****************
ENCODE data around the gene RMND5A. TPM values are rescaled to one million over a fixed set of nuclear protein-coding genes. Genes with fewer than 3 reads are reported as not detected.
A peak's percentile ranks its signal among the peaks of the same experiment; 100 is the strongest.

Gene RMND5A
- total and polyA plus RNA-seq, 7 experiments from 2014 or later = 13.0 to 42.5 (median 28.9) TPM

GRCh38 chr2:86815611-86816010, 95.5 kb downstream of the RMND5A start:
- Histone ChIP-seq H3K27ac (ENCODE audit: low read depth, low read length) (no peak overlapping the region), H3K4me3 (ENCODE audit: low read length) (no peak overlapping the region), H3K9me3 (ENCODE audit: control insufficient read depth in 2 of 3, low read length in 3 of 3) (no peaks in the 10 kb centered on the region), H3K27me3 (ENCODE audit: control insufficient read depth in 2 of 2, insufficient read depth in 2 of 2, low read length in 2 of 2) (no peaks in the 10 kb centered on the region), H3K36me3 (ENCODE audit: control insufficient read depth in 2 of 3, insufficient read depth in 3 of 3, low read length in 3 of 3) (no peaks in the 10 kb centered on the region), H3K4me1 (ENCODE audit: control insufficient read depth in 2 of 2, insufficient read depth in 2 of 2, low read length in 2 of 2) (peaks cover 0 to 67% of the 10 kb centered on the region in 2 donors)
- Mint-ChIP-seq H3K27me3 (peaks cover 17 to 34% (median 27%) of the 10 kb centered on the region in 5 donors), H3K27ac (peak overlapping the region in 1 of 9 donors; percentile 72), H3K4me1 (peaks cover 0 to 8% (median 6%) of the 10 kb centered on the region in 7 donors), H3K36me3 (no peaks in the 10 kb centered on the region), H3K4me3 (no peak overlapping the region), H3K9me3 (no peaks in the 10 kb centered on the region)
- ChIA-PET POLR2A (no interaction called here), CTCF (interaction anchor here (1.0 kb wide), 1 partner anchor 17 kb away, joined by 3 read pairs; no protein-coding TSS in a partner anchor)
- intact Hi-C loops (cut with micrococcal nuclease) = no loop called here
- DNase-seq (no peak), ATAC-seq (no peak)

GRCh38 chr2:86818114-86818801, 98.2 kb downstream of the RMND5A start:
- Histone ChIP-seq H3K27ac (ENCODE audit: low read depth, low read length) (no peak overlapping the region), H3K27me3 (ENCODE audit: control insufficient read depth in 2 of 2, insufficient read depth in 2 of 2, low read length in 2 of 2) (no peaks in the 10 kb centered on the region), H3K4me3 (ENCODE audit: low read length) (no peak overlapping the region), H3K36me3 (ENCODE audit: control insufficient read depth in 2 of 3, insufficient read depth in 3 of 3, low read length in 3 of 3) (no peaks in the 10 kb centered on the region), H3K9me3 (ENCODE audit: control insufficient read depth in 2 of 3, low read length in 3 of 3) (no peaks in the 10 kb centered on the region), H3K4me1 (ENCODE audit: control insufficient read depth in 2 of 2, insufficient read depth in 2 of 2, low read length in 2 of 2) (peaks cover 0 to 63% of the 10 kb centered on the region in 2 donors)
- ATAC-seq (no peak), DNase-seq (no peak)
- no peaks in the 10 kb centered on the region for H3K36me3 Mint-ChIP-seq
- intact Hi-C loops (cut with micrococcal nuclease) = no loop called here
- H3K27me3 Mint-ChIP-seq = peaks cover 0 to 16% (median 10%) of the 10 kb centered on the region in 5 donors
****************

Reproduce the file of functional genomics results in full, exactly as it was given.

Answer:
ENCODE data around the gene RMND5A. TPM values are rescaled to one million over a fixed set of nuclear protein-coding genes. Genes with fewer than 3 reads are reported as not detected.
A peak's percentile ranks its signal among the peaks of the same experiment; 100 is the strongest.

Gene RMND5A
- total and polyA plus RNA-seq, 7 experiments from 2014 or later = 13.0 to 42.5 (median 28.9) TPM

GRCh38 chr2:86815611-86816010, 95.5 kb downstream of the RMND5A start:
- Histone ChIP-seq H3K27ac (ENCODE audit: low read depth, low read length) (no peak overlapping the region), H3K4me3 (ENCODE audit: low read length) (no peak overlapping the region), H3K9me3 (ENCODE audit: control insufficient read depth in 2 of 3, low read length in 3 of 3) (no peaks in the 10 kb centered on the region), H3K27me3 (ENCODE audit: control insufficient read depth in 2 of 2, insufficient read depth in 2 of 2, low read length in 2 of 2) (no peaks in the 10 kb centered on the region), H3K36me3 (ENCODE audit: control insufficient read depth in 2 of 3, insufficient read depth in 3 of 3, low read length in 3 of 3) (no peaks in the 10 kb centered on the region), H3K4me1 (ENCODE audit: control insufficient read depth in 2 of 2, insufficient read depth in 2 of 2, low read length in 2 of 2) (peaks cover 0 to 67% of the 10 kb centered on the region in 2 donors)
- Mint-ChIP-seq H3K27me3 (peaks cover 17 to 34% (median 27%) of the 10 kb centered on the region in 5 donors), H3K27ac (peak overlapping the region in 1 of 9 donors; percentile 72), H3K4me1 (peaks cover 0 to 8% (median 6%) of the 10 kb centered on the region in 7 donors), H3K36me3 (no peaks in the 10 kb centered on the region), H3K4me3 (no peak overlapping the region), H3K9me3 (no peaks in the 10 kb centered on the region)
- ChIA-PET POLR2A (no interaction called here), CTCF (interaction anchor here (1.0 kb wide), 1 partner anchor 17 kb away, joined by 3 read pairs; no protein-coding TSS in a partner anchor)
- intact Hi-C loops (cut with micrococcal nuclease) = no loop called here
- DNase-seq (no peak), ATAC-seq (no peak)

GRCh38 chr2:86818114-86818801, 98.2 kb downstream of the RMND5A start:
- Histone ChIP-seq H3K27ac (ENCODE audit: low read depth, low read length) (no peak overlapping the region), H3K27me3 (ENCODE audit: control insufficient read depth in 2 of 2, insufficient read depth in 2 of 2, low read length in 2 of 2) (no peaks in the 10 kb centered on the region), H3K4me3 (ENCODE audit: low read length) (no peak overlapping the region), H3K36me3 (ENCODE audit: control insufficient read depth in 2 of 3, insufficient read depth in 3 of 3, low read length in 3 of 3) (no peaks in the 10 kb centered on the region), H3K9me3 (ENCODE audit: control insufficient read depth in 2 of 3, low read length in 3 of 3) (no peaks in the 10 kb centered on the region), H3K4me1 (ENCODE audit: control insufficient read depth in 2 of 2, insufficient read depth in 2 of 2, low read length in 2 of 2) (peaks cover 0 to 63% of the 10 kb centered on the region in 2 donors)
- ATAC-seq (no peak), DNase-seq (no peak)
- no peaks in the 10 kb centered on the region for H3K36me3 Mint-ChIP-seq
- intact Hi-C loops (cut with micrococcal nuclease) = no loop called here
- H3K27me3 Mint-ChIP-seq = peaks cover 0 to 16% (median 10%) of the 10 kb centered on the region in 5 donors